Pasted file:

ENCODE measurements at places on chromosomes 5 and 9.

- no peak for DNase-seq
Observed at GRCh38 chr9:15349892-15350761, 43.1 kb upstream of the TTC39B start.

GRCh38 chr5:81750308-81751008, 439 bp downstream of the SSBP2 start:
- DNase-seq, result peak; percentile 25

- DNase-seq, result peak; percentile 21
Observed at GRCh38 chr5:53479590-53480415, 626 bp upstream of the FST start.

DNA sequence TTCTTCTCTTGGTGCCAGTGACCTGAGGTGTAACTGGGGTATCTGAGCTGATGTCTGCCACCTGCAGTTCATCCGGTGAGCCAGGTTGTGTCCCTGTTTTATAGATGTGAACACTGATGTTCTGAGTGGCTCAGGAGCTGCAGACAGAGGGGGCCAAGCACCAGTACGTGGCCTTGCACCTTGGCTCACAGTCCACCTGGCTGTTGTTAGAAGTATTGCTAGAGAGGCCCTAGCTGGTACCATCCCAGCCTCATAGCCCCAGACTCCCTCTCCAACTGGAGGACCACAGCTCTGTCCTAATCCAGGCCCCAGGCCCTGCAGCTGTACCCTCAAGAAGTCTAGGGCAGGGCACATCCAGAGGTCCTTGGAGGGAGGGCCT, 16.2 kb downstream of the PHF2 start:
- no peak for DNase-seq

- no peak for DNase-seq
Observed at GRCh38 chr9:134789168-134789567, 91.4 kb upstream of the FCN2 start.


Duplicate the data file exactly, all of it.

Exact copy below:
ENCODE measurements at places on chromosomes 5 and 9.

- no peak for DNase-seq
Observed at GRCh38 chr9:15349892-15350761, 43.1 kb upstream of the TTC39B start.

GRCh38 chr5:81750308-81751008, 439 bp downstream of the SSBP2 start:
- DNase-seq, result peak; percentile 25

- DNase-seq, result peak; percentile 21
Observed at GRCh38 chr5:53479590-53480415, 626 bp upstream of the FST start.

DNA sequence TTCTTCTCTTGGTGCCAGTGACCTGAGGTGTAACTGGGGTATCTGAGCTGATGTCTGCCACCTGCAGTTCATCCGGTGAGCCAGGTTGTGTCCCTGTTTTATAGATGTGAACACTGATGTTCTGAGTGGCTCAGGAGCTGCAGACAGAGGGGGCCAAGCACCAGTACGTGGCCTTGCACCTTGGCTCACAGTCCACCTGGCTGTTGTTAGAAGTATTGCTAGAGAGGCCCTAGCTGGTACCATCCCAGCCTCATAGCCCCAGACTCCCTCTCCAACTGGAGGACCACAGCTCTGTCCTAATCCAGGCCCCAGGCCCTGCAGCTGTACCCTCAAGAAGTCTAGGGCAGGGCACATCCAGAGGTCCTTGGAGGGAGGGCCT, 16.2 kb downstream of the PHF2 start:
- no peak for DNase-seq

- no peak for DNase-seq
Observed at GRCh38 chr9:134789168-134789567, 91.4 kb upstream of the FCN2 start.